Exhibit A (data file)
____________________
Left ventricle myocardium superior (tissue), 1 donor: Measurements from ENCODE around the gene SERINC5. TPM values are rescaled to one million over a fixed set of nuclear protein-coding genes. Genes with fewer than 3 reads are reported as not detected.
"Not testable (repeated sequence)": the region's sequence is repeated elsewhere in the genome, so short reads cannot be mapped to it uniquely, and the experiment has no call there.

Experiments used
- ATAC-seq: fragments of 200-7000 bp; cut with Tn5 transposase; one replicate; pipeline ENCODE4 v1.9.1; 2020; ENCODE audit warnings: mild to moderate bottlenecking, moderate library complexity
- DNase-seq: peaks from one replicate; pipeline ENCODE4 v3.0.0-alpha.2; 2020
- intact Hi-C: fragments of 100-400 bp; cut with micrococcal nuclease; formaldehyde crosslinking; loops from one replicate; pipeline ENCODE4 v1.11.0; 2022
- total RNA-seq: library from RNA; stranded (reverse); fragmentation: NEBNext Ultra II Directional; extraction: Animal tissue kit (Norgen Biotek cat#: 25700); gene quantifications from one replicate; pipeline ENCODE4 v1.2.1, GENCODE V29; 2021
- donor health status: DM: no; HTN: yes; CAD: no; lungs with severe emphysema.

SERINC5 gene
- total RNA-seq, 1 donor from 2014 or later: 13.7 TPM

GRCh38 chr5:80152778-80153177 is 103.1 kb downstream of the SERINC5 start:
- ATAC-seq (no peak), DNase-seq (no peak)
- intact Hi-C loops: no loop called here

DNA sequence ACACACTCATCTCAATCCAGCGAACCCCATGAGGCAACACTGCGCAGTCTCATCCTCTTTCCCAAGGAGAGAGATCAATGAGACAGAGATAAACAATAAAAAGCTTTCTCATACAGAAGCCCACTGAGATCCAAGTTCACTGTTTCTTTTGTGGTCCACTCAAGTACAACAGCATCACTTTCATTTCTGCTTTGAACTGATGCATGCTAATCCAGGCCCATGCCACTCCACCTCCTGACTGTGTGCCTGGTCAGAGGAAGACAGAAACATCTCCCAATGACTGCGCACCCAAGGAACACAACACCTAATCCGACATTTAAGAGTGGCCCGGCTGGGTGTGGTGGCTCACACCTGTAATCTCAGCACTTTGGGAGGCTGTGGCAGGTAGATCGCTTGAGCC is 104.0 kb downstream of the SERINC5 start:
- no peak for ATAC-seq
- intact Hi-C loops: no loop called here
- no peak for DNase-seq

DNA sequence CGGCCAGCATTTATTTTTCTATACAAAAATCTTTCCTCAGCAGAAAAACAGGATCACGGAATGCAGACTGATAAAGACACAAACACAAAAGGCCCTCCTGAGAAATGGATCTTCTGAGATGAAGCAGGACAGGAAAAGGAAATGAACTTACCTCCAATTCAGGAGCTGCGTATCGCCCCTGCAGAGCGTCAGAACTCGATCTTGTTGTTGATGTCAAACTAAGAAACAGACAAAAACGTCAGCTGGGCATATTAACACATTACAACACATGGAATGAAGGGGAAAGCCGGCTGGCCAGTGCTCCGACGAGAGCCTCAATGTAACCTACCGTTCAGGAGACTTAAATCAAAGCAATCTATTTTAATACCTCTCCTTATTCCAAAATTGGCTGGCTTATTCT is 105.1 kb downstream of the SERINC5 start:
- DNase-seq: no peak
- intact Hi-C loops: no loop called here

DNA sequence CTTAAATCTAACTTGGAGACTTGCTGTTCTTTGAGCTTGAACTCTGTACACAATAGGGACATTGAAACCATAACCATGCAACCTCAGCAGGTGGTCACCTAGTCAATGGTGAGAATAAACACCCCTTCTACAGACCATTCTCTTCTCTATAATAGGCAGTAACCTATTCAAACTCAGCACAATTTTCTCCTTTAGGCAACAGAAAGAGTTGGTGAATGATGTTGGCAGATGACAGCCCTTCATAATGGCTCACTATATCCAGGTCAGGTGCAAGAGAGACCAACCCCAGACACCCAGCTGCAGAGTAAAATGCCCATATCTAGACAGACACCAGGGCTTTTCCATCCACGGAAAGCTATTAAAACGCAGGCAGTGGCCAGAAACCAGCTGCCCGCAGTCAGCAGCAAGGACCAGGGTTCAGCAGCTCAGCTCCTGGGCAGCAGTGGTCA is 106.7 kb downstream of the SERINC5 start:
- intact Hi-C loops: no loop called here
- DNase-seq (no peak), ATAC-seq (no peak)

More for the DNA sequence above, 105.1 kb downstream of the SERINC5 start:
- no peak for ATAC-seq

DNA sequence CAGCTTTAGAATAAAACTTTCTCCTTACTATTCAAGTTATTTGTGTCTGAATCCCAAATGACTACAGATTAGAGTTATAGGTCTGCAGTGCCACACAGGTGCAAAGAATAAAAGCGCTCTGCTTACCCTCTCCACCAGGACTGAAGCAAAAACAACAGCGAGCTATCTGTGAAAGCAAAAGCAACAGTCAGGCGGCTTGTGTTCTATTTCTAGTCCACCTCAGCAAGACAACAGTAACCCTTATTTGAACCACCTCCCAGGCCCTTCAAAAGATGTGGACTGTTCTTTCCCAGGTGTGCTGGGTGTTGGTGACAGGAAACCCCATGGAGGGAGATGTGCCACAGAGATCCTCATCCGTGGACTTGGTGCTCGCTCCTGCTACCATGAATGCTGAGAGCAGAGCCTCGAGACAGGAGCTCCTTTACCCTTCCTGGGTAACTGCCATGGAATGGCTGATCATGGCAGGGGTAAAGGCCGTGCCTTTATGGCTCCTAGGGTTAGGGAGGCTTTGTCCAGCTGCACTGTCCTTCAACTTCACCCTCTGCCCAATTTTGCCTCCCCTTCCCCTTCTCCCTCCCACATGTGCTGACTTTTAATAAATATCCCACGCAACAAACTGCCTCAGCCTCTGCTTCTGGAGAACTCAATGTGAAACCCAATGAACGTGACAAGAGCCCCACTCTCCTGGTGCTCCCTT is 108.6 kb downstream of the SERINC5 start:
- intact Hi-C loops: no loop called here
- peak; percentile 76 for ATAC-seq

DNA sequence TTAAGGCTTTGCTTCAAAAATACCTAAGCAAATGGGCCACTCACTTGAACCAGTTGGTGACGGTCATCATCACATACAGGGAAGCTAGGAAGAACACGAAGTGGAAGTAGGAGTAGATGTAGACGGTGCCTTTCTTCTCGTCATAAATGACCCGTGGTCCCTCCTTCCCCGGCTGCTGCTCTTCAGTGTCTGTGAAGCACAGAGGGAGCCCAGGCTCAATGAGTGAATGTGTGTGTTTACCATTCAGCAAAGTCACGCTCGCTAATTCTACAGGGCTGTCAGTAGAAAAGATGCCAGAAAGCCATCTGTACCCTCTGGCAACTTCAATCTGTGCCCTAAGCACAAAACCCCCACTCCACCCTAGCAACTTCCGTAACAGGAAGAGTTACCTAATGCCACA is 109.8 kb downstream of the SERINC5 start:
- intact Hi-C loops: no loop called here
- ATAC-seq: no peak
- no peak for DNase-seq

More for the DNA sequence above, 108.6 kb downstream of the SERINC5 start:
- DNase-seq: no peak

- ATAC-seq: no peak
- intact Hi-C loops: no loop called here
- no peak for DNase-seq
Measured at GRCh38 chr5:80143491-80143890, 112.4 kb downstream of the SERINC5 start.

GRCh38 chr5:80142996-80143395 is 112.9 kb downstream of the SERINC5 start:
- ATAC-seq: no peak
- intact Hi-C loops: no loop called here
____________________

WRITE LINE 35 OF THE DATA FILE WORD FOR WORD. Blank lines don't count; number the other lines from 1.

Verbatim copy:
- ATAC-seq: no peak